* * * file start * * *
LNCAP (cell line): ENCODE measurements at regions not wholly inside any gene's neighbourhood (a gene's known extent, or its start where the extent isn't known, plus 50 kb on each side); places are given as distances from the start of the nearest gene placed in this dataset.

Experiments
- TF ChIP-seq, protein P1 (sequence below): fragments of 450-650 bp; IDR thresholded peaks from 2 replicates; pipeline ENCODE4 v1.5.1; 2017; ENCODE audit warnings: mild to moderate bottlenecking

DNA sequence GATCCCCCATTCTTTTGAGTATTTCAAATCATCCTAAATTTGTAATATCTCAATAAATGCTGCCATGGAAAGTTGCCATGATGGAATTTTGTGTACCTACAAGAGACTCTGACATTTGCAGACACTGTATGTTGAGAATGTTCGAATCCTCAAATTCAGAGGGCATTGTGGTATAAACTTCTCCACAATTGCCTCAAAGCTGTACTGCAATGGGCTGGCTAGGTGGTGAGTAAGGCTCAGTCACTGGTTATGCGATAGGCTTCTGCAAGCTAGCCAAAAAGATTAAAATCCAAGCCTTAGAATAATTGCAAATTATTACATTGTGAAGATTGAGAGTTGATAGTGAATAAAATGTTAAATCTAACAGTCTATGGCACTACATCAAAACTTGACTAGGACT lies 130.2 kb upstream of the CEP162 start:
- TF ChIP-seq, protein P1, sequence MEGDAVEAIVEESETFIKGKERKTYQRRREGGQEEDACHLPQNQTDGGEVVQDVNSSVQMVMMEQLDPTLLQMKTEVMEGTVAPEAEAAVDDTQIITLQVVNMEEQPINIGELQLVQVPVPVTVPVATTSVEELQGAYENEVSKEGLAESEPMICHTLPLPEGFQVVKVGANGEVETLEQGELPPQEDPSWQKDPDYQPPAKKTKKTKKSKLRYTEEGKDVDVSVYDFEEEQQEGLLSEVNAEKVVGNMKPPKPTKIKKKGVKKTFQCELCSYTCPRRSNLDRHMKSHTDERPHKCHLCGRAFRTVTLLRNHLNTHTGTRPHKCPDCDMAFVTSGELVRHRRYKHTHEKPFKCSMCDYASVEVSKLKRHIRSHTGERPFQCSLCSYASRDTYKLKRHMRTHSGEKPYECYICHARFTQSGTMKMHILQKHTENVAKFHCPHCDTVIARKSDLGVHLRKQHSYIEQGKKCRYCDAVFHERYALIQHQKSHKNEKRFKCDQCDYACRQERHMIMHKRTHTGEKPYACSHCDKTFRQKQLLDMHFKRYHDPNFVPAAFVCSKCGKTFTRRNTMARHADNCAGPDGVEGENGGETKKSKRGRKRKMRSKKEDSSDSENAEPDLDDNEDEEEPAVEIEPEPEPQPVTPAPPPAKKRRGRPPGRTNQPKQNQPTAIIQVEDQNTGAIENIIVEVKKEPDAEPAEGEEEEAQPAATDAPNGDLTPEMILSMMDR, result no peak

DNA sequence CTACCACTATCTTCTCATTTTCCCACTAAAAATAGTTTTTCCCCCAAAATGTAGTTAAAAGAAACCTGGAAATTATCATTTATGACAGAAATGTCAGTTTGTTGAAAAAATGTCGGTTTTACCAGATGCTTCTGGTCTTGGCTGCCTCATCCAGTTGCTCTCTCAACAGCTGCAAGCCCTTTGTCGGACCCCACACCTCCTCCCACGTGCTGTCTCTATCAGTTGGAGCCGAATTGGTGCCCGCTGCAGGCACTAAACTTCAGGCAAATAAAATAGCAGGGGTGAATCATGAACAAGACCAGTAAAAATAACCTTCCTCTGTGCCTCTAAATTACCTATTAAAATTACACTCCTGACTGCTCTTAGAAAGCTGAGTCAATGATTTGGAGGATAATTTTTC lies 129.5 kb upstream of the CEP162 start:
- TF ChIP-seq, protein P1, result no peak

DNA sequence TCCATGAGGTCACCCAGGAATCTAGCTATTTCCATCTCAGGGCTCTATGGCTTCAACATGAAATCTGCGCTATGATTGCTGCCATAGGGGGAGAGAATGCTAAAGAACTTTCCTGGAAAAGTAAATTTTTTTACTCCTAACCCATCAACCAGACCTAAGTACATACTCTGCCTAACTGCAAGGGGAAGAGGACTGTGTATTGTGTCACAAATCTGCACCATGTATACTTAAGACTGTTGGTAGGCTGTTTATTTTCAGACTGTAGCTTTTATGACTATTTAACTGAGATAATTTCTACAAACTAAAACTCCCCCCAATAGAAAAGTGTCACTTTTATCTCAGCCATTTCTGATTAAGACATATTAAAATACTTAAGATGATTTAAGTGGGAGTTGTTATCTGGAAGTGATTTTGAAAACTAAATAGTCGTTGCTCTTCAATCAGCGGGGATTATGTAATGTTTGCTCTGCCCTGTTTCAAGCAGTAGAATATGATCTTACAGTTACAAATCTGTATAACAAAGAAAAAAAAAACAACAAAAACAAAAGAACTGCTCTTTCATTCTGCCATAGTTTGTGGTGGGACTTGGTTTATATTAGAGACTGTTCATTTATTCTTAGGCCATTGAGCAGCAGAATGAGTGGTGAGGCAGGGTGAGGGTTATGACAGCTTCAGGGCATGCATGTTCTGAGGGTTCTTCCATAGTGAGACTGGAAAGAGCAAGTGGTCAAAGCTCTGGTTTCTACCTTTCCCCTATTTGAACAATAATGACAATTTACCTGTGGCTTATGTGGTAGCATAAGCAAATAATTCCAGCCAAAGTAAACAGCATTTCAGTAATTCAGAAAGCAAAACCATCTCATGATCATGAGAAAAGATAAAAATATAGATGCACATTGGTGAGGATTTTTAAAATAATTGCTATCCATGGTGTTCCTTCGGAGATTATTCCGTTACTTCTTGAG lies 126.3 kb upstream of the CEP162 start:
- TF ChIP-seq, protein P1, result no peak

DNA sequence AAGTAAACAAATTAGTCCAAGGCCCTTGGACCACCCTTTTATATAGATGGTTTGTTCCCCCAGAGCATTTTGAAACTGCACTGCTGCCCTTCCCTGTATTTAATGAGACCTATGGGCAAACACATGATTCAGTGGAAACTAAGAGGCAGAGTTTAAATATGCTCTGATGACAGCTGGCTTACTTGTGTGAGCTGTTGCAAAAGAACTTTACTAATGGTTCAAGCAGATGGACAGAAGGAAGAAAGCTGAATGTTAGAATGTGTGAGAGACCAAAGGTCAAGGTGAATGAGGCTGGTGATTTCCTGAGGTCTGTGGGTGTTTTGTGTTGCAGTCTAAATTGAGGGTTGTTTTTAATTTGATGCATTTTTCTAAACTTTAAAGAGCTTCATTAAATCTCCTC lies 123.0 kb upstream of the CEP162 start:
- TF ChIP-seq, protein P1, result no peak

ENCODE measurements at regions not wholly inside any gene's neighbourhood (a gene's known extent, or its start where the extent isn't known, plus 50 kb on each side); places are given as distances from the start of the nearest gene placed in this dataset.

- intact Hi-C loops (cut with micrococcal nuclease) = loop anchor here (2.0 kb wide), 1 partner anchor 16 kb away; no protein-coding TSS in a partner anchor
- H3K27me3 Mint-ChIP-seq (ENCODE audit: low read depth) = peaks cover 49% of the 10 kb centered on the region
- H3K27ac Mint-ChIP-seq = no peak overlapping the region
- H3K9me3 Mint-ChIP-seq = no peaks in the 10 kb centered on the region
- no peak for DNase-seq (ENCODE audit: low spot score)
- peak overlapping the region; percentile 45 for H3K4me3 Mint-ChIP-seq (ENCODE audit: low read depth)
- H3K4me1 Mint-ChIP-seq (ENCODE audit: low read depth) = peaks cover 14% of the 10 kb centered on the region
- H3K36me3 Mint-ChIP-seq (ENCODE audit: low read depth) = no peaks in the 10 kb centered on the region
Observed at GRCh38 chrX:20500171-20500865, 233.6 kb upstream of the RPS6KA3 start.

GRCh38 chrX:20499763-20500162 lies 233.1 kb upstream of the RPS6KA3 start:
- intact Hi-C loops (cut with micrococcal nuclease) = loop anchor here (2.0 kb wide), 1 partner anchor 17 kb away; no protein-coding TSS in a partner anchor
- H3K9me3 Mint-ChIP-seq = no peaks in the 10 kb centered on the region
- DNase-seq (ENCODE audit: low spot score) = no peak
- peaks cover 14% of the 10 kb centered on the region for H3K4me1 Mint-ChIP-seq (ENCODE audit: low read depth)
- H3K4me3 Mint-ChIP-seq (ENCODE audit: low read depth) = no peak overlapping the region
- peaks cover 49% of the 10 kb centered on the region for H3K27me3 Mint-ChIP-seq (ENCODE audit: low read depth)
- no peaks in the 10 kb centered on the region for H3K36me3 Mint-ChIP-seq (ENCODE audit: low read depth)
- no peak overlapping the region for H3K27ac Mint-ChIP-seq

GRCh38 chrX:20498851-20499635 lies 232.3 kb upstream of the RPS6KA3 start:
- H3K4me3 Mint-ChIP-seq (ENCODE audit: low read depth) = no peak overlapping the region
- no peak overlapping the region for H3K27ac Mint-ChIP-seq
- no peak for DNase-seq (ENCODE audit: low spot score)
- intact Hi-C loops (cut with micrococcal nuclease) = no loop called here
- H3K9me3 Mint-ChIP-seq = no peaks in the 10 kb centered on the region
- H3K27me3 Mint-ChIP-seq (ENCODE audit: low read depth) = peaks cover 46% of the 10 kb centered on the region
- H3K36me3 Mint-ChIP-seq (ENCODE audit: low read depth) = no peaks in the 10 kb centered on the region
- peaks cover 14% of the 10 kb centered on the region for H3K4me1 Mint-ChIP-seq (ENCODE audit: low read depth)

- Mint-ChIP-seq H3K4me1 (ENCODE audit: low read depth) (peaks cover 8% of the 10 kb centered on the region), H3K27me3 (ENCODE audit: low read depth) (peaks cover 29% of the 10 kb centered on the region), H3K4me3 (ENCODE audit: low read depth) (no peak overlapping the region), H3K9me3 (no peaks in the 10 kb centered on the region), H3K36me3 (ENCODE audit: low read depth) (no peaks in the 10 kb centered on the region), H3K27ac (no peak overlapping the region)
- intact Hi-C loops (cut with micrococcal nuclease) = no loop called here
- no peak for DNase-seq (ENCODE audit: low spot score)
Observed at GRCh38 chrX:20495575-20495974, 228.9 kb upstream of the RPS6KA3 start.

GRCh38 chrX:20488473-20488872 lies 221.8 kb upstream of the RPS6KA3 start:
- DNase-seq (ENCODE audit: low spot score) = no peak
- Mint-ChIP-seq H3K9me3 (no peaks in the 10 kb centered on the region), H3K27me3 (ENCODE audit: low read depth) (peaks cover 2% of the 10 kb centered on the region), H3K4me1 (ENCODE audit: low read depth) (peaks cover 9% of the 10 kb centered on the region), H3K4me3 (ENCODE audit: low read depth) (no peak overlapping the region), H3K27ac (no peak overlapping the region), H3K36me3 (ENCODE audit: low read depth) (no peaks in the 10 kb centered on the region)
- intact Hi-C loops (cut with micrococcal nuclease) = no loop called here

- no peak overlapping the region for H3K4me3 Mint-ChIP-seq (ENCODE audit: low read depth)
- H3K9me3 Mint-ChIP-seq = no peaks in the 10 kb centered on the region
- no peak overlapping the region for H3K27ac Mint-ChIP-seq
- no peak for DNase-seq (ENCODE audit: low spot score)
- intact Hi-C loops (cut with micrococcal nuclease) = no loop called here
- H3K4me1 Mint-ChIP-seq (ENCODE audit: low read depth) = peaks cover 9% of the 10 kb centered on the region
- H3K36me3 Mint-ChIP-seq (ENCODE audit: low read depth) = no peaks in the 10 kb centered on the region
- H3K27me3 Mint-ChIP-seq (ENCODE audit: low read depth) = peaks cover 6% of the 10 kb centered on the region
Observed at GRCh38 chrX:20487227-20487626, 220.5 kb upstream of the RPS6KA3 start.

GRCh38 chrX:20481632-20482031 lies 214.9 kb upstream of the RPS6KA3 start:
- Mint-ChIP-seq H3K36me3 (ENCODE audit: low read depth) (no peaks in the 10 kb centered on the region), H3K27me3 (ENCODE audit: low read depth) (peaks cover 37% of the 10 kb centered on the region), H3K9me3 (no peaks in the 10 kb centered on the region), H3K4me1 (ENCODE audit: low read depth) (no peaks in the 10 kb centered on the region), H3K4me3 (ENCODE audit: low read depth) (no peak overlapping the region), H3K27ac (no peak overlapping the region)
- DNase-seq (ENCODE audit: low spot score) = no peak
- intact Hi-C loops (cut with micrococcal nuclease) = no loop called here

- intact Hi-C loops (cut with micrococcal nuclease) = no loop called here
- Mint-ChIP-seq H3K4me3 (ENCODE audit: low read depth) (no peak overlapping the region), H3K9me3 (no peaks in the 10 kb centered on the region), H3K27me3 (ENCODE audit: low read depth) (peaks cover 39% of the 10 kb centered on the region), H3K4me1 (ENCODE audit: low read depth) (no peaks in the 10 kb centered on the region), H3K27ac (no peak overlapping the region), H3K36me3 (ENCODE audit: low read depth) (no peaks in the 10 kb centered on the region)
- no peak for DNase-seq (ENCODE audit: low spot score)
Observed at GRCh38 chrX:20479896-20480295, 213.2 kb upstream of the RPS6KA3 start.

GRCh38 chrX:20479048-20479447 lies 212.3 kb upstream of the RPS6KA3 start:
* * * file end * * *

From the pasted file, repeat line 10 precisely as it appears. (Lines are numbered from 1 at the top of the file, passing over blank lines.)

DNA sequence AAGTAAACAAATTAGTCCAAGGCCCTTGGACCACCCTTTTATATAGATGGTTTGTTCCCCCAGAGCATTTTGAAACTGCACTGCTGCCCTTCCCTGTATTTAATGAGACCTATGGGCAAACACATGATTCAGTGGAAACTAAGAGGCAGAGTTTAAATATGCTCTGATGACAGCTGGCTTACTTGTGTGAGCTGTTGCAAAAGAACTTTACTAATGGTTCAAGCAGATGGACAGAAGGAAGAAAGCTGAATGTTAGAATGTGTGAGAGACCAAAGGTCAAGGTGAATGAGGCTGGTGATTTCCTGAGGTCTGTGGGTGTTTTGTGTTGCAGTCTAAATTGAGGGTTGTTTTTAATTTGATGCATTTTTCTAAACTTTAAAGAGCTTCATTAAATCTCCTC lies 123.0 kb upstream of the CEP162 start: